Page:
Is it possible to add a canvas to a jpeg without recompressing it?

SpaceMonkey

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I've got a whole bunch of web ready jpegs, and many of them I've lost the original full size images due to one loss of data I can't explain, don't know how it happened. Anyways, I'm building a new website and the gallery I'm using is really great and I've spent a lot of time as well as some money with a web designer making it work really well, except I've just found out it only accepts maximum widths to constrain the image from just expanding to fill the page. Apparently this is something that's difficult with this kind of image gallery as far as the coding goes.

It's ok for my square Hasselblad images. But I've also got some galleries of digital images with some verticals, and I don't have the orignal files of many of them. I size them so they are all 550px tall so the height isn't jumping all around. But verticals means the width changes, and this image gallery enlarges the vertical images to fill up to the set width, which makes them look terrible not to mention the jarring effect of enlarging and then going back.

So my question is whether there is a way to add a canvas to a jpeg to widen the verticals to the same width as the horizontals, without re-compressing them? I found a neat plugin for Lightroom that adds canvas to images in the export process, but it won't work if I select "orginal" in the file type. I've emailed them about possibly fixing this, but haven't heard back yet.

Is there a way? Below is an example vertical image with the canvas applied. This one was recompressed though by Lightroom.

If the only way is to recompress, is there a best way to do it in Lightroom? I have a nifty plugin called "Mogrify 2" that allows me to add a canvas in export. Should I cap the file size at a certain number, say 280 (550x333 or something vertical image) or should I set the jpeg quality at a certain number?


 
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No. Compression occurs WHEN the JPEG is saved. Opening a JPEG decompresses the compressed file exposing the lossy data. the next time is it saved, the lossy generation 1 compressed is further compressed with more data loss as generation 2. JPEG. You can save it in a non lossy format like TIFF, it will still retain the generation 1 data losses but no generation 2 data losses since generation two is not a lossy JPEG.

If you want to add canvas go back to the original file that was imported into Lightroom Classic and work with that file. If the file is showing as Missing in LrC, then we can help you attempt to recover it if possible.
 

SpaceMonkey

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I've got one gallery of portraits where something happened (I have no idea what) and many images were lost. It was before I got my %$#% together with LR and got organizized. So I can't go back to the originals with the verticals in this project.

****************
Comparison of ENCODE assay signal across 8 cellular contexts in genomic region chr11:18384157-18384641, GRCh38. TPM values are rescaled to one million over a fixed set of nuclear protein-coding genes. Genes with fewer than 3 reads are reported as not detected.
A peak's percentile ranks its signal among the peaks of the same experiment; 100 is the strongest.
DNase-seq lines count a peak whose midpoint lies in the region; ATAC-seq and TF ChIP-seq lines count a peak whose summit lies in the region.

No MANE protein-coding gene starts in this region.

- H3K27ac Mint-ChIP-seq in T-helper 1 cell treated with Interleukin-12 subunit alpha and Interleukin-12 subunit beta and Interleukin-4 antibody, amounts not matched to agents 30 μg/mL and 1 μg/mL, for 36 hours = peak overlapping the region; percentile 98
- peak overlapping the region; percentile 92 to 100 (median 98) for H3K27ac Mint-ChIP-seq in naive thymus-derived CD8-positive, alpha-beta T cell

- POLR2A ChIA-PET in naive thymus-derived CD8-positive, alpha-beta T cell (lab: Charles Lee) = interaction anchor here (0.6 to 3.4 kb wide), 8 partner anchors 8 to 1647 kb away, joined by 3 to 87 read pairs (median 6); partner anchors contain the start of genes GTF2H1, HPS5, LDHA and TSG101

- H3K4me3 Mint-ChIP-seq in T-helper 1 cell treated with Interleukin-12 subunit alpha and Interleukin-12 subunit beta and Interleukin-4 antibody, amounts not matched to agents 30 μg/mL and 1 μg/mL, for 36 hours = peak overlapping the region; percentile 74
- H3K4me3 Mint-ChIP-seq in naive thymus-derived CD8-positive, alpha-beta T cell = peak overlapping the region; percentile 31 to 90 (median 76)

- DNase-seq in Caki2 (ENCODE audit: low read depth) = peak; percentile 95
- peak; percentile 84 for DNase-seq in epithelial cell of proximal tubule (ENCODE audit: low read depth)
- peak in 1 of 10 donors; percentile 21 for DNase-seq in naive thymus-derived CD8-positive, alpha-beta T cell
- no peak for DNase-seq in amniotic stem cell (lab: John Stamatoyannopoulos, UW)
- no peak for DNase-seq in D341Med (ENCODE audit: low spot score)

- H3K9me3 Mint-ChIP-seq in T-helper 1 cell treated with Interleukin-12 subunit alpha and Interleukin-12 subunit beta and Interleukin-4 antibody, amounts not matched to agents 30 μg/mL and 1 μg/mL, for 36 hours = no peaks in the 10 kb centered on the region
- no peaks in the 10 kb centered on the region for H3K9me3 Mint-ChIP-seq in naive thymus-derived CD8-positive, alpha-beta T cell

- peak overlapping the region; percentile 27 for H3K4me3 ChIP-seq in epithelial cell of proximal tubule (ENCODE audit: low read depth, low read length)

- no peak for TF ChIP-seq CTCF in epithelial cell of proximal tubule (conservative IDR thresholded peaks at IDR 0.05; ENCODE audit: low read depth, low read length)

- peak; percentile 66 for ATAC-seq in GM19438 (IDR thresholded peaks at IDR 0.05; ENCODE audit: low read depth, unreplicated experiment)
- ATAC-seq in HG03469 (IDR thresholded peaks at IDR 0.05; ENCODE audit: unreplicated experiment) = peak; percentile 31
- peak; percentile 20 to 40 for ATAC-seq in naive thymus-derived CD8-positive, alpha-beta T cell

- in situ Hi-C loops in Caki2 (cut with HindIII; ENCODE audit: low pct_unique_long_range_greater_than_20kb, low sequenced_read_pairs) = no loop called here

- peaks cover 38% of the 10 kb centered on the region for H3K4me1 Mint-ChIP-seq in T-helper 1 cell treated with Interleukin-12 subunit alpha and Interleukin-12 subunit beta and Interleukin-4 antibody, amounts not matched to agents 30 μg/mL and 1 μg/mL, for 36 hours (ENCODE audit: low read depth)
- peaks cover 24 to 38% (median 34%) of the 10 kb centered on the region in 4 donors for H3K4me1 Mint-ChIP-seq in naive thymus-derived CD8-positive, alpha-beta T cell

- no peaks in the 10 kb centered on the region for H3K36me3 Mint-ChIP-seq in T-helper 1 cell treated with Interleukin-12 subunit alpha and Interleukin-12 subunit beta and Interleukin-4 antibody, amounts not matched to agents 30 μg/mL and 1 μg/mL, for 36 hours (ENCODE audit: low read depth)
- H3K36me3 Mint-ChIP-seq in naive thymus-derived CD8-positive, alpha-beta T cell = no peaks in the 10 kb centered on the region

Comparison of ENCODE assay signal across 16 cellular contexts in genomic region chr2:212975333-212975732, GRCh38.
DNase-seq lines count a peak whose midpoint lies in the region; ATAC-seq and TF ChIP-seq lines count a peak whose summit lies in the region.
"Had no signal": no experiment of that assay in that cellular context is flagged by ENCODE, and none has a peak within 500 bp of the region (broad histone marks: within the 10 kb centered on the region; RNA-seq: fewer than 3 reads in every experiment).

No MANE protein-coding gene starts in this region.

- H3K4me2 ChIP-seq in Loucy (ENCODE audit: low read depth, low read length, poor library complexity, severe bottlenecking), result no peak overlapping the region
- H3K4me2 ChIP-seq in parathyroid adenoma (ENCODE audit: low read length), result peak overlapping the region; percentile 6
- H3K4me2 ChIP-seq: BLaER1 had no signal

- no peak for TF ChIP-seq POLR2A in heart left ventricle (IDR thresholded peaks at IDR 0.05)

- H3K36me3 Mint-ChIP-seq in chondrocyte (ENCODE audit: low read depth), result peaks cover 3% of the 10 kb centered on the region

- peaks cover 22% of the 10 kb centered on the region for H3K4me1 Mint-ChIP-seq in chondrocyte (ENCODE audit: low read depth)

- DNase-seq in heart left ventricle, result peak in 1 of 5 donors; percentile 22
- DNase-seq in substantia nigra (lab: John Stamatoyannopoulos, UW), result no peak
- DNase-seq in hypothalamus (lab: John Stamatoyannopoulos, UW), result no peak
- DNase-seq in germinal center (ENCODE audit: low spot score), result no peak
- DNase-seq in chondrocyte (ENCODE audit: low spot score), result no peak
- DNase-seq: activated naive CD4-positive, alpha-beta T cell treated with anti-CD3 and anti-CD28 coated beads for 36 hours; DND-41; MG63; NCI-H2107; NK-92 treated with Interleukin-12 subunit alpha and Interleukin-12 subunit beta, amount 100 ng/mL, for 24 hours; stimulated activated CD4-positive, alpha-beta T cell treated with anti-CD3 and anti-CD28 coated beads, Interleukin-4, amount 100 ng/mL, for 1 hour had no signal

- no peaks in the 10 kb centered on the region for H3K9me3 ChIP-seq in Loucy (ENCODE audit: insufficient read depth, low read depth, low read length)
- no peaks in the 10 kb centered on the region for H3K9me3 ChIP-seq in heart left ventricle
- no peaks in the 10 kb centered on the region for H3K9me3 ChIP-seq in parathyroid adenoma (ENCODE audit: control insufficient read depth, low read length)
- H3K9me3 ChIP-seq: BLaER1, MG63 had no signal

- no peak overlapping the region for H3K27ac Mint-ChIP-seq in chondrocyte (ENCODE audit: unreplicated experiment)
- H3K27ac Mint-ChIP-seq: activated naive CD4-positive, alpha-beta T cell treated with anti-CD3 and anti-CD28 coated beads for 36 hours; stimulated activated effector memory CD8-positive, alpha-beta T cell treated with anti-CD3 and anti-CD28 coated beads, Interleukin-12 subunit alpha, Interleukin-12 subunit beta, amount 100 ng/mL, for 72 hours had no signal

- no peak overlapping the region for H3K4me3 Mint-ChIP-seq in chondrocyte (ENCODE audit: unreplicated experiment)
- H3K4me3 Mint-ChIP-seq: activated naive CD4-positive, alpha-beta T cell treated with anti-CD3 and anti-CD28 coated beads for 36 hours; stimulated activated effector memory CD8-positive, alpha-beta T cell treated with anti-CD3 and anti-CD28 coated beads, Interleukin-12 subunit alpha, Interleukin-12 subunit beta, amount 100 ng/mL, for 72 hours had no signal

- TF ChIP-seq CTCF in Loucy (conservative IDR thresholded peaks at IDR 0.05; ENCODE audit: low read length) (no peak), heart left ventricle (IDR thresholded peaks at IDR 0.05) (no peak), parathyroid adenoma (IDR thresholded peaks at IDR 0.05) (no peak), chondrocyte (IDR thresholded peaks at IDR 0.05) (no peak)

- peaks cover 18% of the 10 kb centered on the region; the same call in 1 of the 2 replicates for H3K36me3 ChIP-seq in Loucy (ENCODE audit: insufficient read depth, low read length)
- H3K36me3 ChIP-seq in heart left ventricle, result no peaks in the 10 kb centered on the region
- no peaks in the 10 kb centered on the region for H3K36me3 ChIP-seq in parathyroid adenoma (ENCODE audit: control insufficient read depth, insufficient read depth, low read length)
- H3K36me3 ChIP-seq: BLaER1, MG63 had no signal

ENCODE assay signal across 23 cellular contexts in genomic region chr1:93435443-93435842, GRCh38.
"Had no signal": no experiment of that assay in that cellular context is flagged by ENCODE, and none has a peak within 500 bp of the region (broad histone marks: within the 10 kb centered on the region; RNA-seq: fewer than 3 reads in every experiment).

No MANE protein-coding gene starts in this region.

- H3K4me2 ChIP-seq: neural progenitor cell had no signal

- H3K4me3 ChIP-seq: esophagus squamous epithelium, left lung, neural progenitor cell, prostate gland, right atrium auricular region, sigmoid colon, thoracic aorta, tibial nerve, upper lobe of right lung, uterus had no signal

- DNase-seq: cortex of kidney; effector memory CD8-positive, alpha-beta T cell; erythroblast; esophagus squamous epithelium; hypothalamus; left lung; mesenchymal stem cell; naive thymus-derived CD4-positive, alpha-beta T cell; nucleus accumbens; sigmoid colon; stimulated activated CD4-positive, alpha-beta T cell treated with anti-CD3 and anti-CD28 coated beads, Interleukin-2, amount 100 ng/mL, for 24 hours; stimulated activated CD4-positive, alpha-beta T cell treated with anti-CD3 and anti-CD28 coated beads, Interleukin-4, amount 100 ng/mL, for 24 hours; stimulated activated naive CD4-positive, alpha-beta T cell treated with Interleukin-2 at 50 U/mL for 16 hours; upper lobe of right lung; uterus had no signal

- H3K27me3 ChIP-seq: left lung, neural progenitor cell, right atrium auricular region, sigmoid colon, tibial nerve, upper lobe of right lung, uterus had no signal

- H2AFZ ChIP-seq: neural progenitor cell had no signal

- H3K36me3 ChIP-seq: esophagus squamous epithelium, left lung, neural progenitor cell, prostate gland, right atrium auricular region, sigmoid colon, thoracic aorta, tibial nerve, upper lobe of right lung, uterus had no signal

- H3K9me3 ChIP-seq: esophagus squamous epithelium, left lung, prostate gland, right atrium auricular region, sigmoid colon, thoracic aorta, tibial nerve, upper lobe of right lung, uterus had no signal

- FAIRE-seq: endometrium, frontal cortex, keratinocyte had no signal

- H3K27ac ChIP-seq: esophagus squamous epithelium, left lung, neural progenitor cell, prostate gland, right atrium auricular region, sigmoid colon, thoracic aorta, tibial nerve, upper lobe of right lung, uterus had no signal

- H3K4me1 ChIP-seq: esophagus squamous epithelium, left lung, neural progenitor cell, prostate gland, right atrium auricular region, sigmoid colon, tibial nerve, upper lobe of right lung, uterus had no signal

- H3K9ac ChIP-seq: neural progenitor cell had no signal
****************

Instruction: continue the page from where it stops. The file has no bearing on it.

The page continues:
I'm kind of a perfectionist and really don't want to compress twice.
 

SpaceMonkey

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It's for a gallery on my website so a tiff isn't possible. :(
 
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It's for a gallery on my website so a tiff isn't possible. :(
Are you sure? TIFF is a pretty standard format. What website software do you use? An 8 bit compressed TIFF would not be much larger than an 8 bit lossy JPEG
 

SpaceMonkey

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That's the problem isn't it? File size would be too big and load time wouldn't be practical for viewers. And I don't know if all browsers recognize tiff file format. Even if they do, the file size would be too large.

I use RapidWeaver website design software.
 
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That's the problem isn't it? File size would be too big and load time wouldn't be practical for viewers. And I don't know if all browsers recognize tiff file format. Even if they do, the file size would be too large.

I use RapidWeaver website design software.
An 8 bit compressed TIFF is small compared to a 16 bit Uncompressed TIFF. Since the initial JPEG is only 8 bit. Saving to a 16bit TIFF does not buy you any thing. Compressing TIFFs use a lossless compression algorithms. The resulting file is not much different from a JPEG of the same dimensions,

Browser display a variety of image file formats. JPEGs GIFs, PNGs, SVG and TIFFs being the most common.

I have D/L'd a trial of RapidWeaver to see what image formats are supported.
 
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I have D/L'd a trial of RapidWeaver to see what image formats are supported.
. it sees my TIFFs just fine. I hav en't figures out how to add any image JPEG or other to a Project Photo page yet But I am certain that if Added a TIFF file will show up on the website.
 

SpaceMonkey

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It depends on my image gallery as well but I will look into it thank you. If I can keep them under 200kb I’ll be happy. That’s assuming also that tiffs are recognized by all browsers and operating systems. I’ll check with the website builder who’s helping me out he’s very knowledgeable about such things.
Thank you!

if anyone has a magical workaround please do post.
 
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